This sends the message to learners and raters that generic words are important for the naturalness of talk. Another common feature of interactive and relatively informal talk is the use of vague words like thing, thingy, thingummy and whatsit when the speaker cannot think of the word he or she needs to use. They are natural in informal talk, and if learners use them appropriately they deserve to be rewarded for it. Fixed phrases, fillers and hesitation markers Speakers also need to know words, phrases and strategies for creating time to speak. Speakers often also use repetition of their own words, or of those used by the previous speaker, to achieve the same purpose, i.

These expres- sions are very common in native speaker speech, but for some reason their appearance in test performances by foreign language learners is sometimes frowned upon.

When writing assessment scales, test devel- opers should perhaps consider if examinees who manage to use such expressions successfully in a test situation should be rewarded for it instead. Fixed conventional phrases are also used for other purposes in talk than creating time. The phrases either always have the same form, or they constitute a formula where one or two slots can be filled by various terms e. What a nice thing to say, What a horrible thing to say. They have been called lexicalised sentence stems by Pawley and Syder , and lexical phrases by Nattinger and DeCarrico They are easy for speakers to use because they come almost automatically when a relevant situation arises and because, once a speaker begins such a phrase, saying it will give them time to judge the situation, perhaps plan how they want to put what they want to say next, or think of something else to say.

Word use in studies of assessing speaking There are a few studies that support the relevance of the above-men- tioned characteristics of speech for assessing speaking. Towell et al. And if a learner uses a wide range of fixed phrases, listeners tend to interpret that as proof of a higher level of ability than when a learner is using a few stock phrases in all kinds of contexts. Her results support the case that the more smallwords a learner uses, the better their perceived fluency. Together, these studies strongly support the case that the use of spoken-like words is important in speaking per- formance.

Slips and errors Normal speech contains a fair number of slips and errors such as mispro- nounced words, mixed sounds, and wrong words due to inattention. Their slips can signal lack of knowledge, and this seems to be important for many listeners. The solution to this is reciprocity, by which Bygate means that speakers react to each other and take turns to produce the text of their speech together.

This helps the speakers with the processing demands of speech, but it also has a social dimension in that their phrases and turn-taking patterns create and reflect the social relation- ship between them. Speaking as meaningful interaction Speaking and spoken interaction Teaching and testing experts often talk about speaking as a technical term to refer to one of the various skills that language learners should develop and have. This type of speaking tends to be seen as something that individuals do.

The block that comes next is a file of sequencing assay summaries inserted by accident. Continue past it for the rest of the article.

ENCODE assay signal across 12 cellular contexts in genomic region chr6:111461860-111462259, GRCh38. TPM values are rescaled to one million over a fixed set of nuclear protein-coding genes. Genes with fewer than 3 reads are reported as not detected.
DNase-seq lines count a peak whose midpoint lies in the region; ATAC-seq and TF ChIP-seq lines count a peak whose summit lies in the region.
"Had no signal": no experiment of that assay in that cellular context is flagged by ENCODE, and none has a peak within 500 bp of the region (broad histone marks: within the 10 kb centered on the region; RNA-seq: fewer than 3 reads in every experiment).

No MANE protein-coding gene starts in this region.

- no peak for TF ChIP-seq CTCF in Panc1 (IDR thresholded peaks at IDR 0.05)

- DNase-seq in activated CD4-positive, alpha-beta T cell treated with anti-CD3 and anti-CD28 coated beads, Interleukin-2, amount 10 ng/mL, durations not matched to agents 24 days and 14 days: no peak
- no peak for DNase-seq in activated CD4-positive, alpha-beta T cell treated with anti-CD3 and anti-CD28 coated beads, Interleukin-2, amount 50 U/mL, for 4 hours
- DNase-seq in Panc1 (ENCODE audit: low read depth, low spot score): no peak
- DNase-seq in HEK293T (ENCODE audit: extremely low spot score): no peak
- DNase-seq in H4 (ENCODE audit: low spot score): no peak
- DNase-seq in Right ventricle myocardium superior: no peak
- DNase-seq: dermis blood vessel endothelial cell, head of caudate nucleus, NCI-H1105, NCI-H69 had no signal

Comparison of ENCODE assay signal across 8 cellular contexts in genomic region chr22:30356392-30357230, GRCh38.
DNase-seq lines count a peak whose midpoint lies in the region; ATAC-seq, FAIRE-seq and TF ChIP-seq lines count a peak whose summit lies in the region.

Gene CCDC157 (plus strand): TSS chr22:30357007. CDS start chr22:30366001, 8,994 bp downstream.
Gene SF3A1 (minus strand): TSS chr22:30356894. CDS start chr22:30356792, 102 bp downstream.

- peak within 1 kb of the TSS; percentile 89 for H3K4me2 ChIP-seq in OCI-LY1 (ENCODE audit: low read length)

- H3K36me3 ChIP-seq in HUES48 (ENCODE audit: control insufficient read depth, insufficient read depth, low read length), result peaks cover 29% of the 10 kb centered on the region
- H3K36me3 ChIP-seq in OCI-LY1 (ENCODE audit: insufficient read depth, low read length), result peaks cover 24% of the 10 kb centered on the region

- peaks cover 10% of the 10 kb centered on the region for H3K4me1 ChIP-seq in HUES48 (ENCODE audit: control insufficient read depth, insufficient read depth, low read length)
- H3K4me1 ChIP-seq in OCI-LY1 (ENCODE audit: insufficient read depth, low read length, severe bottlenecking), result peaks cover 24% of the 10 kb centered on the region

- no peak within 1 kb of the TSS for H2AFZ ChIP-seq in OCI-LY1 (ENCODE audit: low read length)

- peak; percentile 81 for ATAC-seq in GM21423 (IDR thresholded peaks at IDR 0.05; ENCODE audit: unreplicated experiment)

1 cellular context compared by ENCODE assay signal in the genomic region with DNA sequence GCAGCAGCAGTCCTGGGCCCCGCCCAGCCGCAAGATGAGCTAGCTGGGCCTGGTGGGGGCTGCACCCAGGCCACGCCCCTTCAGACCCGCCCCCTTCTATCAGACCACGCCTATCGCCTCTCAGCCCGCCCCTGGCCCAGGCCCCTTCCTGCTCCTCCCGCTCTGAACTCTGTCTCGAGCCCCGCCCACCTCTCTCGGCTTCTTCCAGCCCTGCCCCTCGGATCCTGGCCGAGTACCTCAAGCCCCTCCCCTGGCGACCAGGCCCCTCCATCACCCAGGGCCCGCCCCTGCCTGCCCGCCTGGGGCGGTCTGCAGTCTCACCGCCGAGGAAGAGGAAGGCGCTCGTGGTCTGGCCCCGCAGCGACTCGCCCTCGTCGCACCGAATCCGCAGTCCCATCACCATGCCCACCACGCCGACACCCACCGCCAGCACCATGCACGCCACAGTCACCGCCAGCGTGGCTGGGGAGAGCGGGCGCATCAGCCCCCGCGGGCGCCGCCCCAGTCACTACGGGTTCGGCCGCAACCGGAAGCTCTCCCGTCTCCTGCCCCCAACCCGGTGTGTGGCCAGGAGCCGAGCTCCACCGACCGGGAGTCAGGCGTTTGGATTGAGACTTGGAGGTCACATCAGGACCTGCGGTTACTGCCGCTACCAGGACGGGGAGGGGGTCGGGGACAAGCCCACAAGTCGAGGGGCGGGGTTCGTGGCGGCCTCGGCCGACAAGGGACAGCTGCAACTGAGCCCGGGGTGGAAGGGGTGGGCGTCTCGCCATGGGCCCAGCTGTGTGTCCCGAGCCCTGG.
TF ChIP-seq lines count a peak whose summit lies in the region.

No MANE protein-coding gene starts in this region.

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It is legitimate, and for educational purposes useful, to see speaking in this way too, because it is true that individuals speak, and an important part of language use is personal. Nevertheless, it is also important to remember that speaking forms a part of the shared social activity of talking. In a typical spoken interaction, two or more people talk to each other about things that they think are mutually interesting and relevant in the situation.

Their aim can be to pass the time, amuse each other, share opinions or get something done, or they can aim to do several of these and other things at once.

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The point in their interaction is that they do these things together. Each participant is both a speaker and a listener; they construct the event together and share the right to influence the out- comes — which can be both shared and individual.

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The nature of speaking 21 The openness of meanings in interaction When people talk and listen to each other, they are driven by a quest for meaning, but meanings are not always clear and explicit. As discussed earlier in this chapter, this kind of non-explicitness appears in many verbal forms, and it has many motivations. They can avoid committing them- selves to a statement or attempt to find out how the listener feels about the topic before proceeding. They can try to find out what the listener already knows, what he or she is prepared to accept or understand, and what the best strategy might be to persuade the listener to accept their point of view.

For example, someone may introduce the topic of going to the movies and listen for reactions before raising the idea that this group of people might want to go out to a particular show that weekend. A member of the group who has other commitments may then say that she likes the idea but does not know yet because something urgent may come up with work or something.

This is strategically a highly skilful way of using language, and speakers, at least in a language that they live in, use vague expressions for these purposes automatically, because they are a fundamental part of spoken communication.

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  8. They may simply sound strange because they do not know how interpretations are appropriately left open. Alternatively, they may use the right kind of strategies, but the listener may fail or refuse to rec- ognise their intention. The natural appearance of open meanings in a dis- cussion involving a learner is a clear sign of highly advanced speaking skills, as it proves that the learner is able to produce successful indirect utterances and that the listener is willing and able to interpret and act upon this in the context of the interaction.

    This kind of naturalness may not be easy for raters to notice unless their attention is specifically drawn to it through training, rater instructions and wordings of assessment scales.